The Camel Bushman Extreme features fully lockable enclosed side compartments, the first of which on the driver’s side takes the electrical box complete with twin 100Ah AGM batteries with Redarc battery management system (BMS30). I particularly liked the inclusion of the Redarc 1000W pure sine wave inverter also stored here and the 180W solar panel. I find this essential equipment for charging the all-important cameras, computers and the massive array of electrical gizmos that nowadays seem essential.

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I must make mention that all of the side compartments have very strong plate aluminium doors with dust-proof automotive seals and strong hinges with compression latches for prolonged security. Over the wheels are lockable safes, and rear of the wheel arch on the driver’s side are mounting brackets for the twin 4.5kg gas cylinders, with lockable filler points for the water tanks forward of the BMS. Out back, the tailgate has the spare wheel mounted as a reversing bump stopper and the waterproof tail-lights are well shrouded in the body.

SETTING UP CAMP

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Many softfloor campers can be a real pain to set up but not this Camel. It took a total of 17 minutes to fully assemble the entire camper including the kitchen, folding out the boat rack and the annexe. The tent folds out from the passenger side on an easy framework that requires very little adjustment. It’s a large 10x8ft 7in tent and the quality of the Australian Wax Converters Dynaproof canvas hits you straight away; 15oz on the roof and 12oz on the side walls, with a 10oz ‘thermal roof’. The tent also features high quality midge-mesh flyscreens, plenty of large windows with awnings, and premium YKK zips.

Many manufacturers need to take note of the quality canvas manufacturing giving a terrifically taut tent with good strong poles and a tonne of head room and living space. Camel has stuck with the single door theory, believing that it stops the kids making a race track in and out of the tent and, I must admit, I agree with them. It also frees up valuable floor space otherwise used as a walkway. The 2.4m-wide full-length awning assembles quickly and easily and can be packed up with the rest of the tent for convenience.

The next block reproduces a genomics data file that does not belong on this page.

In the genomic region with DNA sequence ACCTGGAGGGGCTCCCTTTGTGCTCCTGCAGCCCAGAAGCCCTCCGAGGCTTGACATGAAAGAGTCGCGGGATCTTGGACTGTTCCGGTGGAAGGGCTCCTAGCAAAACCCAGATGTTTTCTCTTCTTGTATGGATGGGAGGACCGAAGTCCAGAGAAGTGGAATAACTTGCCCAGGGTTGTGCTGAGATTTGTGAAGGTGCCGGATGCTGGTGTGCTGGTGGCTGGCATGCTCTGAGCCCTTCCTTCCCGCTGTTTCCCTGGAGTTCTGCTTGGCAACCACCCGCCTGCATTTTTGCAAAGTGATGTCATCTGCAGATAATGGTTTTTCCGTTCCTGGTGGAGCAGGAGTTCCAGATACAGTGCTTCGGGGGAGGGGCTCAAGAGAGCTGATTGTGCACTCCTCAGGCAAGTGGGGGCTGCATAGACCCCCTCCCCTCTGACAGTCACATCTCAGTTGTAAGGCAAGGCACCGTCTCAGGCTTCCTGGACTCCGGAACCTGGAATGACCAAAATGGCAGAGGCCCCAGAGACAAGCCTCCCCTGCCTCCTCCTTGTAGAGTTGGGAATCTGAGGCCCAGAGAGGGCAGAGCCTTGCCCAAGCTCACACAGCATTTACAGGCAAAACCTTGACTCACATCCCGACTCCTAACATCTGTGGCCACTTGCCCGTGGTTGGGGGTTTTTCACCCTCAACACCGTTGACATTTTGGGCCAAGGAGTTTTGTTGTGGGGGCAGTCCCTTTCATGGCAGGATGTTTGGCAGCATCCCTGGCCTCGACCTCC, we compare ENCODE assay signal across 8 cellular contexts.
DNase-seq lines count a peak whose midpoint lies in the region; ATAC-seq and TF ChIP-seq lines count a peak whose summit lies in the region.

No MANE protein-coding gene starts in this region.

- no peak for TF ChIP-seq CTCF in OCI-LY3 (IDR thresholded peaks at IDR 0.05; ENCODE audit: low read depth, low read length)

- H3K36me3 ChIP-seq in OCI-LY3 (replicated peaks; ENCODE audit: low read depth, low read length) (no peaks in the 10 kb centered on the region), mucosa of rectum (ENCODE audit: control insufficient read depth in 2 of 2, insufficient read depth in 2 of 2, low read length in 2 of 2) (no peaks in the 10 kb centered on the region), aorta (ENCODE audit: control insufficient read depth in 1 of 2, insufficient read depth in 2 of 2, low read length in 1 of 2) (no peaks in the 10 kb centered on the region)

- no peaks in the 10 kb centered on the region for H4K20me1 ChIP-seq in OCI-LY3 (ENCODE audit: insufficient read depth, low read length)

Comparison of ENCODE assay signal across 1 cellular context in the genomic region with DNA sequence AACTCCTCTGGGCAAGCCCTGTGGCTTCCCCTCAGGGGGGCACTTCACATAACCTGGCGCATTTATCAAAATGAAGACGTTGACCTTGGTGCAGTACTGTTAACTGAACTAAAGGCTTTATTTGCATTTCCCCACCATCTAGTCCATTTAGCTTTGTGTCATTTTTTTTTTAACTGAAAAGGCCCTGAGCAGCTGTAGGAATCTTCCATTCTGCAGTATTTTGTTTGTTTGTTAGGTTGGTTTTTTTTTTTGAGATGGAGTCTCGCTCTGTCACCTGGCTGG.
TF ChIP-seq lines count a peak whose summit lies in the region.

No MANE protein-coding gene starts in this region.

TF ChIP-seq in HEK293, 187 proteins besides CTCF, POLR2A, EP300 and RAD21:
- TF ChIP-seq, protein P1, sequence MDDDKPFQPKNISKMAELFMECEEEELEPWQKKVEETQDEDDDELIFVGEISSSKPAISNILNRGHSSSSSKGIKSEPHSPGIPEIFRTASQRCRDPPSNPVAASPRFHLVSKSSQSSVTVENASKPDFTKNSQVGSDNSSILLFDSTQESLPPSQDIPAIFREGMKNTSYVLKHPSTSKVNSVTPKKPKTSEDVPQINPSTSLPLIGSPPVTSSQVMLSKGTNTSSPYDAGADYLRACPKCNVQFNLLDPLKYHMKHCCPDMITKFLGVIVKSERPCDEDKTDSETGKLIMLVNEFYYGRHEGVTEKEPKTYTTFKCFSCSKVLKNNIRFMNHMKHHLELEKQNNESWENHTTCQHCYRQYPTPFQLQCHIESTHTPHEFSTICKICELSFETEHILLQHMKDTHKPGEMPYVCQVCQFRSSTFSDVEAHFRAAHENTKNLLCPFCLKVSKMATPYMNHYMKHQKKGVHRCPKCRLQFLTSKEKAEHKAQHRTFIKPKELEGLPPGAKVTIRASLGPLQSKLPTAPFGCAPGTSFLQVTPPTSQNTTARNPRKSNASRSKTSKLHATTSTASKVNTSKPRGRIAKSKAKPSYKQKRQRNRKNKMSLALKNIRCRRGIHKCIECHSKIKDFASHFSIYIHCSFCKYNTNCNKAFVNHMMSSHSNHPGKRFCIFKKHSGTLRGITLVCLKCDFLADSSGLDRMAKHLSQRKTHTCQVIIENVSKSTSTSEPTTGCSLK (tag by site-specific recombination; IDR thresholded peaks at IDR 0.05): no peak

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Inside the tent, the stairwell folds down easily but watch that first step as it’s a bit of a doozy due to the high ground clearance of the trailer. Nothing that a cheap plastic step doesn’t fix though. The stairwell is relatively narrow compared to some but this is done intentionally to keep the overall length at a minimum. It really is quite easy and very sensible and the walkway also allows added loading space when packed for the road. The camper-queen-size 200mm innerspring mattress makes it a very comfy bed with plenty of lights and 12V power outlets for more gizmo charging. You can access all of the trailer side compartments with zip sections in the full PVC liner.

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I think the whole world loves Drifta kitchens and this one’s a beaut. It incorporates a three-burner Smev gas stove, stainless sink with pressurised water, tonnes of drawer space for utensils as well as a separate twin system as a pantry. There’s a 60L EvaKool fridge neatly mounted in the kitchen slide and the big fold-out bench bar as previously mentioned. It’s a kitchen worthy of the most meticulous bush chefs.

A quick run through of some of the other highlights include an ensuite with quick connect Truma gas hot water supply (unseen), portable strip lights and numerous power outlets, 240V inlet/outlets and a five-year limited warranty to assure you of manufactured quality.

THE WRAP UP

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The Camel Bushman Extreme is one hell of a proud Aussie traveller with the credentials to keep a family well serviced on the roughest offroad safari.

The brochure says it all: "All Australian, all quality, all good".

HITS AND MISSES

Pros…

  • Drifta kitchen
  • Tough Aussie quality
  • Sensible accessories
  • Big water and power capacity
  • Large load capacity

Cons…

  • No engineered recovery points
  • Removable jockey wheel preferred
  • Heavier duty tank outlet preferred

Check out the full feature in issue #110 of Camper Trailer Australia magazine. Subscribe today for all the latest camper trailer news, reviews and travel inspiration.